Article: In conversation with talent leaders: 5 most read interviews from 2020

C-Suite

In conversation with talent leaders: 5 most read interviews from 2020

Talent leaders around the globe have had a tumultuous 2020. They generously shared their perspectives and experiences in conversations throughout the year, and we now bring you some of the most read of these.
In conversation with talent leaders: 5 most read interviews from 2020

2020 was the year when HR was thrust into the spotlight, taking on new responsibilities, new considerations, and a whole lot more work as organizations struggled to deal with the onslaught of COVID-19.

It was also the year when first technology, then employee well-being, and then the entire art and science of people management, took on far more importance and suddenly accelerated—with organizations implementing five years' worth of planning in a handful of months.

Over the course of the year, People Matters spoke with dozens of HR and business leaders from around the globe, gathering their insights into the situation and their priorities for the future. Here, we highlight some of the conversations that drew the most views.

Digitization, Automation, and Security are the key components of the new normal

“The pandemic has dramatically accelerated the IT agenda,” said Ruma Balasubramanian, Vice President and Chief Transformation Officer, APJC, Cisco. “Digital transformation is not a 'nice to have' option anymore. What was once deemed as the 'future of work' has turned into a current reality almost overnight.”

As COVID 19 drove people out of the office, she pointed out that the rush to remote work has forced companies to make massive changes to their operations. Technology is central to most of these changes: companies need the flexibility and mobility that digital transformation brings. And for many organizations, that will also change the way they plan for the future.

Read the full interview here.

Companies that succeed amid COVID-19 will be those that prioritize people

“We have an obligation to empower our teams to lead, to be inclusive, to innovate, and to learn,” said Donna Morris, Chief People Officer of Walmart. “At the end of the day, we want to attract and retain the best of the best, and our strategies should support and reflect that.”

Once the initial rush to overhaul operations had subsided, she explained, people's mindset began to change as well. The focus is now on growing careers, investing in people, and empowering teams to be inclusive and to innovate, because it is people who will drive the company into the future.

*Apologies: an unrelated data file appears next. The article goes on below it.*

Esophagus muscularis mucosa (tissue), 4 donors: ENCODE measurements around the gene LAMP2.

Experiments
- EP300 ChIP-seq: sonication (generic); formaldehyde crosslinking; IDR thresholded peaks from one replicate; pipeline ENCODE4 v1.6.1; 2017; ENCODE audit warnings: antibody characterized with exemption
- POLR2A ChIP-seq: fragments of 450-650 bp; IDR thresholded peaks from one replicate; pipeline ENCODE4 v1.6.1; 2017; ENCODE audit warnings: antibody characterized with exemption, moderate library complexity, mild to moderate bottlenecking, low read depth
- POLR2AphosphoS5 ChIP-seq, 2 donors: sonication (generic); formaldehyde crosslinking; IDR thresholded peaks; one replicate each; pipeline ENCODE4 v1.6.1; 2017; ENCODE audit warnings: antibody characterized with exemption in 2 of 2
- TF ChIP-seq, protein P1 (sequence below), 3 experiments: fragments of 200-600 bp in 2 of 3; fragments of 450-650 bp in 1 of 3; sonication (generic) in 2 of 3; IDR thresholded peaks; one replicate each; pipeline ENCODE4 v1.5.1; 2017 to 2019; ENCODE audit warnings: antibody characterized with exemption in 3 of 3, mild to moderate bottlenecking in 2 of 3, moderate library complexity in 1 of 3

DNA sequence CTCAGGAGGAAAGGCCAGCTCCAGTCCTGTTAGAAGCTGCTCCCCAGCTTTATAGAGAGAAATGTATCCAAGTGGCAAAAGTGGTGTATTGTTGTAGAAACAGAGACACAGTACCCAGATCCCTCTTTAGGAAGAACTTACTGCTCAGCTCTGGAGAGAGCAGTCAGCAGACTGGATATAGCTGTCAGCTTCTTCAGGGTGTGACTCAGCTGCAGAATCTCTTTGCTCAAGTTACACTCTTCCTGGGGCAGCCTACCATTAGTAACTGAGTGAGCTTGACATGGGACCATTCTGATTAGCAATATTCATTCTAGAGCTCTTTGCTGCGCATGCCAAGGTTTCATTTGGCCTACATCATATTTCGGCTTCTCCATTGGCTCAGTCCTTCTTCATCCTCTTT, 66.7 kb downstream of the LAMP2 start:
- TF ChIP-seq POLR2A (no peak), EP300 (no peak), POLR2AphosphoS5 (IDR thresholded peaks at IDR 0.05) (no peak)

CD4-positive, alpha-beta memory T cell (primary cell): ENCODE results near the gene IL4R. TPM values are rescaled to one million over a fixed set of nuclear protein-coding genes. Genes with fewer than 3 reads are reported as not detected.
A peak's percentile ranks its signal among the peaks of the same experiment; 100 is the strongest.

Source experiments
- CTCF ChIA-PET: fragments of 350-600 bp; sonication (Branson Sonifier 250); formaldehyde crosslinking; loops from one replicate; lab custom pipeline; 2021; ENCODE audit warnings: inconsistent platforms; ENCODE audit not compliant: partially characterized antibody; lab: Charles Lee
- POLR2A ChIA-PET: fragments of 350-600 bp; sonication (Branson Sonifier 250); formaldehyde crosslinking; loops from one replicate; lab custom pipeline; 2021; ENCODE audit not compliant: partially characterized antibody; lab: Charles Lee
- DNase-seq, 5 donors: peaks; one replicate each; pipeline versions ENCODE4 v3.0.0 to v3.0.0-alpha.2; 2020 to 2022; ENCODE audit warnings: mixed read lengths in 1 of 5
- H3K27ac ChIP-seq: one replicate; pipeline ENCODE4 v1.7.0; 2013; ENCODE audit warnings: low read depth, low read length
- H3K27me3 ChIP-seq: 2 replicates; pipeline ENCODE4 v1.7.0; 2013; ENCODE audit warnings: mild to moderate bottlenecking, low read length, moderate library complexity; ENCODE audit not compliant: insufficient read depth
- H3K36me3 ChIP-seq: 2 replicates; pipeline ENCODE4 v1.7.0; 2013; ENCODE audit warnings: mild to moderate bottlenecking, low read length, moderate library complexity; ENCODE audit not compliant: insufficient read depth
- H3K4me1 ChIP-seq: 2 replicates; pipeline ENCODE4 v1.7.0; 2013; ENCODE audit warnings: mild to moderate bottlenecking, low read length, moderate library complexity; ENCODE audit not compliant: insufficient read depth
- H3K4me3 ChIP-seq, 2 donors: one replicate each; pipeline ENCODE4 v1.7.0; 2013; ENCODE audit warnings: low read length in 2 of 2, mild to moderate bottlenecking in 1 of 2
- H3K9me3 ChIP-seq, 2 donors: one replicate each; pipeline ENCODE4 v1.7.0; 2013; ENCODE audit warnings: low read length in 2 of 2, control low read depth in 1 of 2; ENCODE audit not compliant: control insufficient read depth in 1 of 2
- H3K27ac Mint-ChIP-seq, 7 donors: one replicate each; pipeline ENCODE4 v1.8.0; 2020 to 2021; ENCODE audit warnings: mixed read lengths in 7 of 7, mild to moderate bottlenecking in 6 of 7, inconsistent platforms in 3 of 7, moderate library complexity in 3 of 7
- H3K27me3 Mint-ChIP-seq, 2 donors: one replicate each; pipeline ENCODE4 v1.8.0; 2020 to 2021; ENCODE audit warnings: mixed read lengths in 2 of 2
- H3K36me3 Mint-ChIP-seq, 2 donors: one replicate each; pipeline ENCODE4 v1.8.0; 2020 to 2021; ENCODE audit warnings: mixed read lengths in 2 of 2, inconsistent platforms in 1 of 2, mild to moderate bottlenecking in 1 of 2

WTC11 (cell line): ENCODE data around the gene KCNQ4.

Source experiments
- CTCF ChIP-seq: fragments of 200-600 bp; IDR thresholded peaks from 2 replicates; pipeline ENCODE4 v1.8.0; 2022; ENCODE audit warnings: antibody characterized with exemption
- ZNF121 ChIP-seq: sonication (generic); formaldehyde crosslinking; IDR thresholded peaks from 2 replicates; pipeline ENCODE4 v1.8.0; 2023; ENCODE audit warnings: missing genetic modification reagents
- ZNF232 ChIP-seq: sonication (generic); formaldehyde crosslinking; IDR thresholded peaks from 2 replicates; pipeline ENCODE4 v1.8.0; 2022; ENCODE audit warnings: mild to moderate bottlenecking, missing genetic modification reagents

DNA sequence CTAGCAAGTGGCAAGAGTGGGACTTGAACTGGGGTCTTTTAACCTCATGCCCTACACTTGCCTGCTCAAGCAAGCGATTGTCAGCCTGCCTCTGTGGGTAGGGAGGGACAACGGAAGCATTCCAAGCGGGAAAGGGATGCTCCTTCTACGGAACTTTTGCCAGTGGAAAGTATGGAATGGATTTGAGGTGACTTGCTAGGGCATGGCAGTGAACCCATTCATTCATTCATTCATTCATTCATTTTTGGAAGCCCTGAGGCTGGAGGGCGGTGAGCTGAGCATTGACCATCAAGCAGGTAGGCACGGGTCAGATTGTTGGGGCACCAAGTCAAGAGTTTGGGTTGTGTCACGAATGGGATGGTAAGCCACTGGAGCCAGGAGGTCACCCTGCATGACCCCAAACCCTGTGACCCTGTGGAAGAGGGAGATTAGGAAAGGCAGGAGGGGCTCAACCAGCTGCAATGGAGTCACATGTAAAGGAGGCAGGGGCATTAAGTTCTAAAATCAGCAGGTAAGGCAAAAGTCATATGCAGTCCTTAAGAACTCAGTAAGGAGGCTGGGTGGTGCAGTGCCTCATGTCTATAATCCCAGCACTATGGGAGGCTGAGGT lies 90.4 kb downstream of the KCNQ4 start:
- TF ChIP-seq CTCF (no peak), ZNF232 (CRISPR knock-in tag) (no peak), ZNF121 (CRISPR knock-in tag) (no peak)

Read the full interview here.

Self-care has become an imperative in our people support

“In the last two months, we have had to evolve our approach with sustainability being the key in the way we undertake our crisis management efforts and our people support,” said Melanie Coate, the Regional Head of Human Resources for Bloomberg in the Asia Pacific.

While the initial logistics of getting everyone settled into a virtual working environment might have been primarily technological, it also involved aspects of mental health, she recounted. And the longer the situation continued, the more emphasis on mental health had to increase, in order to ensure that this way of working is sustainable.

Read the full interview here.

Company culture can't be put in a box or dictated

“In an ever-changing world and marketplace, we must rethink the conversation around corporate culture and constantly ask ourselves not, What should our culture be?' but rather, 'What can I be doing to inspire our people and to be a true steward of an evergreen culture of success?'” said David Rodriguez, the Executive Vice President & Global Chief HR Officer at Marriott International.

Although this conversation was held before the full impact of COVID-19 hit, the message is all the more important today as organizations grapple with building community among a physically distant workforce: culture is about how core values are lived in day-to-day activities.

Read the full interview here.

Our focus is on creating an employee-first culture

“During a crisis, it's necessary to adjust organizational, team, and individual goals, for both workforce and market-related reasons. To adjust to this shift, companies will have to change the way they evaluate employees,” said Anja Hamilton, Executive Vice President and Chief Human Resources Officer at Poly.

HR's focus during this stressful period, she pointed out, should be towards supporting and safeguarding employee well-being—and that involves putting employees first in everything from how policies are designed to the creation of a consistent work experience.

Read the full interview here.

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Topics: C-Suite, #Rewind2020

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